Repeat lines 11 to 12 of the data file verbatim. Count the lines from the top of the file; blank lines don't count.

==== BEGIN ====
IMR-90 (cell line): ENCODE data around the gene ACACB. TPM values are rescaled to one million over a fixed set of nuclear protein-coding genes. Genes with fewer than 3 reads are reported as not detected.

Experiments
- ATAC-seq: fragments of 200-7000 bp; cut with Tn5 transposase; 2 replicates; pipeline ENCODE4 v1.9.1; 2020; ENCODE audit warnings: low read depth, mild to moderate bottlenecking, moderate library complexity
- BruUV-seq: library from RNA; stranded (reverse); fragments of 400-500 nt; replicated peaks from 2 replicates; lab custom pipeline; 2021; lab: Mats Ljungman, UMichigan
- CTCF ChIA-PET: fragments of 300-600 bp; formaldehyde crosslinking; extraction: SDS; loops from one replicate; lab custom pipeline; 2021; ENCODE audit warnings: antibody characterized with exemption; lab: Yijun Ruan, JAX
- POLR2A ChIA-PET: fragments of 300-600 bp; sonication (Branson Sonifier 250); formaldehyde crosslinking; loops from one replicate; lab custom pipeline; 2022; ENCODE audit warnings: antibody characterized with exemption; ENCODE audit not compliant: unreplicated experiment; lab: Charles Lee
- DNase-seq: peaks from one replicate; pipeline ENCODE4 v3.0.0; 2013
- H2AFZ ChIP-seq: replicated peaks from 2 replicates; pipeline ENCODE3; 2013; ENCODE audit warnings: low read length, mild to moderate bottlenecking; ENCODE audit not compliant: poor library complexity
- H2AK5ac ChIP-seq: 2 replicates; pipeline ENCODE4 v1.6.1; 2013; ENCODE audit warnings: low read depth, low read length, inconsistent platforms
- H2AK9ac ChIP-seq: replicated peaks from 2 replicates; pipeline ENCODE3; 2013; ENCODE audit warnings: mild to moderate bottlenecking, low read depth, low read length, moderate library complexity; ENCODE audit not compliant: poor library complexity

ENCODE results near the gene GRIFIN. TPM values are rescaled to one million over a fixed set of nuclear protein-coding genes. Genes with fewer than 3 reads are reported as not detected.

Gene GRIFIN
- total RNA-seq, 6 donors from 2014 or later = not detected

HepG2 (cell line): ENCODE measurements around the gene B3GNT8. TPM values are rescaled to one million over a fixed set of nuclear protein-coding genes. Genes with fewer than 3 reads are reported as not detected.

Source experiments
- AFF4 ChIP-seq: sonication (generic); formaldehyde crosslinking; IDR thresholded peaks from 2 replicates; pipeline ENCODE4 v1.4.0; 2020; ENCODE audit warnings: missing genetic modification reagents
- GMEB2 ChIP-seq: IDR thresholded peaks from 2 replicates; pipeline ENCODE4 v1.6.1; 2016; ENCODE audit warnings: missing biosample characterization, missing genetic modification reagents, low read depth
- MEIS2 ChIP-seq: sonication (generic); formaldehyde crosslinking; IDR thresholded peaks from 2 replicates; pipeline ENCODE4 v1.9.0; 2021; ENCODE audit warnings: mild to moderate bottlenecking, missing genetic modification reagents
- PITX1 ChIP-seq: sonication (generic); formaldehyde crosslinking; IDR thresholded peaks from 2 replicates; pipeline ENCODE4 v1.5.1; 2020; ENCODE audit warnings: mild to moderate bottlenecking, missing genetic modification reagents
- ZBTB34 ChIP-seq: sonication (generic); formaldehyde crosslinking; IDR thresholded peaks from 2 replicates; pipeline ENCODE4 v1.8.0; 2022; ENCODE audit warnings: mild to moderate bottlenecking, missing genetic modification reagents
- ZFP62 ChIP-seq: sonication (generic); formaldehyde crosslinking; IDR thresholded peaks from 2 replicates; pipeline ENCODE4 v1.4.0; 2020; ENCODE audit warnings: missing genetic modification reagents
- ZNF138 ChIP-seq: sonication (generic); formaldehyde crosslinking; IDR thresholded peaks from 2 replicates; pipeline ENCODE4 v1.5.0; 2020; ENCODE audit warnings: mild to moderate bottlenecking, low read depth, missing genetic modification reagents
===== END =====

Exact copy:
ENCODE results near the gene GRIFIN. TPM values are rescaled to one million over a fixed set of nuclear protein-coding genes. Genes with fewer than 3 reads are reported as not detected.

Gene GRIFIN